May 3rd, 2022

Who is Senator Anne Ruston the Coalition’s candidate for health minister?

Prime Minister Scott Morrison has put forward Senator Anne Ruston from South Australia to be the new health minister if the Coalition wins the upcoming federal election. London Agency has analysed how her voting patterns, political career and ideological beliefs could guide her approach to the job.

Work and life of Senator Anne Ruston


Anne Ruston began her career in state politics in South Australia in 1987 under former state MP Peter Arnold. She was appointed to various roles as a policy adviser and then an executive for over a decade in the wine and tourism sector in South Australia with mixed success.

Her experience in the private and public sectors led her to become the vice president of the Liberal party in South Australia in 2011. In 2012 she won the preselection Senate ticket after initial factional brawls within the party.

In her first years in the senate, she rose the ranks quickly, becoming the Whip of the Senate (2014-2016) and was appointed Assistant Minister for Agriculture and Water Resources in 2015.

During the leadership spill of 2018, Senator Ruston was appointed as Assistant Minister for International Development and the Pacific.

Following the Coalition’s 2019 election victory, she was elevated to a Cabinet position for the first time as Minister of Families and Social Services and reappointed as Manager of Government Business in the Senate.

In March 2021, Senator Ruston was appointed Minister for Women’s Safety, a new position under the Morrison ministry.

Voting history and commentary 


After the senator’s selection by the Prime Minister on April 16, she was the target of criticism from the Labor Party regarding comments in 2015 when she was an Assistant Minister in the Abbott Government regarding Medicare reforms and abandonment of co-payments “Medicare in its current form is not sustainable into the future without change’s being made,” she said.

The Coalition has changed its approach to healthcare considerably since the Abbott years. Pandemic spending, increases in PBS and MBS funding and other promises in the recent March 2022 budget have exemplified this.

In her current portfolio, the senator’s input was critical to a 1.3b pledge for increased women’s safety in the recent budget and has worked alongside advocacy groups for broadening funding support for financial abuse and for marginalised groups in receiving adequate support services.

Opponents of the senator will criticise her voting patterns against the universal access to abortion services, decrease in private health insurance rebates, not expanding Medicare-funded dental care and the urgent rollout of the COVID vaccine.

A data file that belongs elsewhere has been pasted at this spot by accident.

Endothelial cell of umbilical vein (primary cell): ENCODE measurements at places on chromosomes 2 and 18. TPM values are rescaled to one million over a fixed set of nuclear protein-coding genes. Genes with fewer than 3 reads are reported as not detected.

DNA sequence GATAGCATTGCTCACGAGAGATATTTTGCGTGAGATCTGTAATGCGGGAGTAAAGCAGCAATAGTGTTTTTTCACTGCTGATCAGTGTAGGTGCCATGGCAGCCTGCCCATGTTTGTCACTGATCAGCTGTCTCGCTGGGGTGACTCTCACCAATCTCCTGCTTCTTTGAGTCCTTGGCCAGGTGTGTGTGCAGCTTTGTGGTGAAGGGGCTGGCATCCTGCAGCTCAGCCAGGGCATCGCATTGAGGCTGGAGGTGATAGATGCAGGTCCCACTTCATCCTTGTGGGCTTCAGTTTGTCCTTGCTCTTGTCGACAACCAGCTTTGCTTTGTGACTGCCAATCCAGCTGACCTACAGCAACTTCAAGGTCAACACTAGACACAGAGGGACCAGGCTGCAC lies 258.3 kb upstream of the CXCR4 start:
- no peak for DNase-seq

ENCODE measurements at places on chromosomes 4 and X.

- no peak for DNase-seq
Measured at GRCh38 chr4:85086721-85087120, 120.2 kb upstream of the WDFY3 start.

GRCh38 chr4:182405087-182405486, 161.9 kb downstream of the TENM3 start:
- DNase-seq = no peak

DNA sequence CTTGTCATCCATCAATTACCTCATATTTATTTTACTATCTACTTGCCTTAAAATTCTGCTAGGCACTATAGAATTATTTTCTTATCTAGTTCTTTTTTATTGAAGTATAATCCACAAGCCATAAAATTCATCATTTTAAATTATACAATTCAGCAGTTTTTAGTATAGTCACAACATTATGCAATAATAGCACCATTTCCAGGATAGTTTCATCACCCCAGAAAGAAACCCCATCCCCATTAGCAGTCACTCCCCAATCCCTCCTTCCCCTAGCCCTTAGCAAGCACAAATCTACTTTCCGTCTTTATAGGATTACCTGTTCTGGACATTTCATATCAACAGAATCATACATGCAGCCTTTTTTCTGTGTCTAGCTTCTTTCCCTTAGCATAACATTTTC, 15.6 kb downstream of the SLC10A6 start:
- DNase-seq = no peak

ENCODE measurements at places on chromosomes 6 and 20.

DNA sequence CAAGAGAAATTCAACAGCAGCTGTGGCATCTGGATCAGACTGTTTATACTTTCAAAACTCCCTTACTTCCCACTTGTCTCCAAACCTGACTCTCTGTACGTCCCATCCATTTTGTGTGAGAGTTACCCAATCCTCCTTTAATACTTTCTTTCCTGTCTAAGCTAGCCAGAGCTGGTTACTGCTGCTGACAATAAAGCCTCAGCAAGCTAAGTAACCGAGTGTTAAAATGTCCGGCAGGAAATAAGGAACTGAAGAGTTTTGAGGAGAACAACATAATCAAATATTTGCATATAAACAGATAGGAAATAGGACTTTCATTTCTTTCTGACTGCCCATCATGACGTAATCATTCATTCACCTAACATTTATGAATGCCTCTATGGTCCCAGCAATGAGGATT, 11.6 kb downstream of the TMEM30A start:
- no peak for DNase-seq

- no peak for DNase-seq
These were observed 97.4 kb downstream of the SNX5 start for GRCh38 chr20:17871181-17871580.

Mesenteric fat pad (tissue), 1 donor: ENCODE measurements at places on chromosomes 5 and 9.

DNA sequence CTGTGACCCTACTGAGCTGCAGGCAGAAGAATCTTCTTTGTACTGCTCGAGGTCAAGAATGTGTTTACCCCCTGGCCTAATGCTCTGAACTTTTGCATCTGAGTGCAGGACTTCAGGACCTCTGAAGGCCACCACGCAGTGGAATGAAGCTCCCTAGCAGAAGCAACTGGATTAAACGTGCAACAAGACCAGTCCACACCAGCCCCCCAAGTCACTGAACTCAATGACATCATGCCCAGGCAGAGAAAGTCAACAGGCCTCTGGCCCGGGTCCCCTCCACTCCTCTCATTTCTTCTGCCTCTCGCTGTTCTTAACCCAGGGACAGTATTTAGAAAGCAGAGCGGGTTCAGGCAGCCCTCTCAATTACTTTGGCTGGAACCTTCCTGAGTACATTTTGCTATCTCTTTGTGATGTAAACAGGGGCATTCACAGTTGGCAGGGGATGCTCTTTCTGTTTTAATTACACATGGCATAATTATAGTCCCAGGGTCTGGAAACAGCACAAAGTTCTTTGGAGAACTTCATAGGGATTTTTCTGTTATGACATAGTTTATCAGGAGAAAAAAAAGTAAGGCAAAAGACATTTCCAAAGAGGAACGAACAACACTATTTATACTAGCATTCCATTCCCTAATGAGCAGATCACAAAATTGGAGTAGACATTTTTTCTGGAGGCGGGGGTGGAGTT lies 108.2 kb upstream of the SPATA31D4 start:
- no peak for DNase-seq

What would Senator Anne Ruston’s appointment mean for the health sector?


When reflecting on a politician’s career like Senator Ruston, it is essential to understand the drivers of voting patterns and public comments on specific issues. In parliament, voting on legislation is either a reflection of an individual’s conscience vote or towing the party-line. Often politicians that rise the ranks in politics quickly focus more on aligning with the sentiment of the party over their ideology; their careers depend on it.

Regardless of Senator Ruston’s own political opinions, she has moved up the ranks in the Liberal Party due to her loyalty and collegiate approach with her peers. Although her past comments and voting patterns might be concerning to some in the healthcare space, there is currently neither public nor political will to reduce the high levels of healthcare spending.  She will be guided by the will of her party and voters when deciding on the needs of the health sector.

She has worked strongly with many stakeholder groups as the Minister for Women’s safety in the past 12 months, and although there is criticism of her not doing enough on transparency of records and reports, the increased investment of time and resources is indicative of her work ethic.

Reflecting on her appointment, Ruston noted the experience of growing up with a mother who was a nurse as evidence of her personal connection to the portfolio. Alongside her stakeholder skills and loyalty, London Agency hope these are positive signs for things to come working alongside the health sector if the coalition was to be re-elected..

London Agency will be providing more political analysis leading up to the federal election.  If you would like to hear more of the services we provide in the public affairs arena, please contact the Director of London Agency, John Emmerson.

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